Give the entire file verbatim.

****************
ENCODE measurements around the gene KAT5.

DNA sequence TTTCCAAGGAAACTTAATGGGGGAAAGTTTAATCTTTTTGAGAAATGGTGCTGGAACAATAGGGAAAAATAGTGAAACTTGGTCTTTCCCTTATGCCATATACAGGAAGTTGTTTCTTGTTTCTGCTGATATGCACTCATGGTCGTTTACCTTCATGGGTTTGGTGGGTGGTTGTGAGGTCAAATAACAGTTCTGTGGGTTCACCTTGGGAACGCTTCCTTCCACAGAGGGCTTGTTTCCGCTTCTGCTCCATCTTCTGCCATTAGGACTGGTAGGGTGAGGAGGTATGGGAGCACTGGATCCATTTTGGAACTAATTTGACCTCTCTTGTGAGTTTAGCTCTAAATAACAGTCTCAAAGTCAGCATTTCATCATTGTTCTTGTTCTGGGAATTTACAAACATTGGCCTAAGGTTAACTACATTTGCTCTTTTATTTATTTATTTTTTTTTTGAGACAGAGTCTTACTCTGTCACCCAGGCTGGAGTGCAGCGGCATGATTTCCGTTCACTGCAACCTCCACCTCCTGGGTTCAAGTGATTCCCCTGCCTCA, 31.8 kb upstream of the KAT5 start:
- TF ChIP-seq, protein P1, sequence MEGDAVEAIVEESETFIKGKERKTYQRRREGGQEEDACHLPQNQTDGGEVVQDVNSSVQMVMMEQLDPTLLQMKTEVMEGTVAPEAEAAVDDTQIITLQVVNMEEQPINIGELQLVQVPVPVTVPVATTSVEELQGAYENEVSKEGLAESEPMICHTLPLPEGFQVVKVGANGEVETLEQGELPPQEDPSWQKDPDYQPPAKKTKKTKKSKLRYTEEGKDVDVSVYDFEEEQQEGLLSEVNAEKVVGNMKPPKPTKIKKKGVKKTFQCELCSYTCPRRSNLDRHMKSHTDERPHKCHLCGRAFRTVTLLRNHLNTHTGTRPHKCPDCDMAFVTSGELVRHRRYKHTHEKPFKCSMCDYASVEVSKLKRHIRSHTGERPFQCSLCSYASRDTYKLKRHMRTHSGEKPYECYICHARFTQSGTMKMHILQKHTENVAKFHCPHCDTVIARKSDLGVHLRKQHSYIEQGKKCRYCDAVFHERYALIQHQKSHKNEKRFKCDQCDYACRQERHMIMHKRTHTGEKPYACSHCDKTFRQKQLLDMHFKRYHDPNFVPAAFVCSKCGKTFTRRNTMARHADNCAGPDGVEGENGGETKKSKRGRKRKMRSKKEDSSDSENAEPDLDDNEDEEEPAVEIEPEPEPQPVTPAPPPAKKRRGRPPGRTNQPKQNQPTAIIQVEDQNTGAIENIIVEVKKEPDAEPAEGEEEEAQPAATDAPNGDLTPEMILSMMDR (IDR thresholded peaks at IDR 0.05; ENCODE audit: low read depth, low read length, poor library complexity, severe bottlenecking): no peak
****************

ENCODE measurements around the gene KAT5.

DNA sequence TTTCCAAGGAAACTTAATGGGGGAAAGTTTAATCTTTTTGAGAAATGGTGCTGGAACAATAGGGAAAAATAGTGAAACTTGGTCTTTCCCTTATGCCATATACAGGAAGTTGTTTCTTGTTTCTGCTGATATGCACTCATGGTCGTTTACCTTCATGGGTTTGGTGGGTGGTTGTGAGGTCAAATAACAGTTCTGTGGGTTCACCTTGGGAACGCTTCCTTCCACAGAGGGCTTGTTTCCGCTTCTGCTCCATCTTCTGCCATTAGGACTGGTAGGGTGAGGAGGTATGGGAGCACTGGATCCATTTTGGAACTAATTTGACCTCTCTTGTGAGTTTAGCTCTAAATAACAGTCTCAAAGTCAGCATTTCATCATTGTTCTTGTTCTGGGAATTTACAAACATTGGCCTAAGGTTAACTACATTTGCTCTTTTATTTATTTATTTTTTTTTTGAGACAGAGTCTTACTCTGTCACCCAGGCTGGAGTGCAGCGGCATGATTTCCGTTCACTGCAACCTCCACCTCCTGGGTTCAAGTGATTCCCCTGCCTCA, 31.8 kb upstream of the KAT5 start:
- TF ChIP-seq, protein P1, sequence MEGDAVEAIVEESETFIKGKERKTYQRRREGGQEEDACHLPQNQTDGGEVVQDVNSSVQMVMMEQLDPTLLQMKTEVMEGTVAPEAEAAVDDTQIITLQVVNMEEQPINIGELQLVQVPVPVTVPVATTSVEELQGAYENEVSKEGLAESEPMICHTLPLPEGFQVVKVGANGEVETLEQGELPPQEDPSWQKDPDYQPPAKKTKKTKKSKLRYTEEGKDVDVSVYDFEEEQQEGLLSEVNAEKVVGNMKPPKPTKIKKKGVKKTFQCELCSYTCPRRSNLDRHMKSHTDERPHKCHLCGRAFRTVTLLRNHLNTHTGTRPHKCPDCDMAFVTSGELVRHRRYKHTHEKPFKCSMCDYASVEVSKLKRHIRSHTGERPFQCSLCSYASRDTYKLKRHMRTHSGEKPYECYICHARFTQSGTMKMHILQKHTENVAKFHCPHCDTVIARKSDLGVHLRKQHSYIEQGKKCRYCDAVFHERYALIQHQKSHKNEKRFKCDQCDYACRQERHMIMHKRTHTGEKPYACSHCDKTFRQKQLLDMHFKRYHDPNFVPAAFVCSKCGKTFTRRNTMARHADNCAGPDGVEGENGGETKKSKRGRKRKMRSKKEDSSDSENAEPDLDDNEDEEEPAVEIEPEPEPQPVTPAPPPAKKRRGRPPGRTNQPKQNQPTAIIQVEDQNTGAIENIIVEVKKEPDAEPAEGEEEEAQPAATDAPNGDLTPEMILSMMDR (IDR thresholded peaks at IDR 0.05; ENCODE audit: low read depth, low read length, poor library complexity, severe bottlenecking): no peak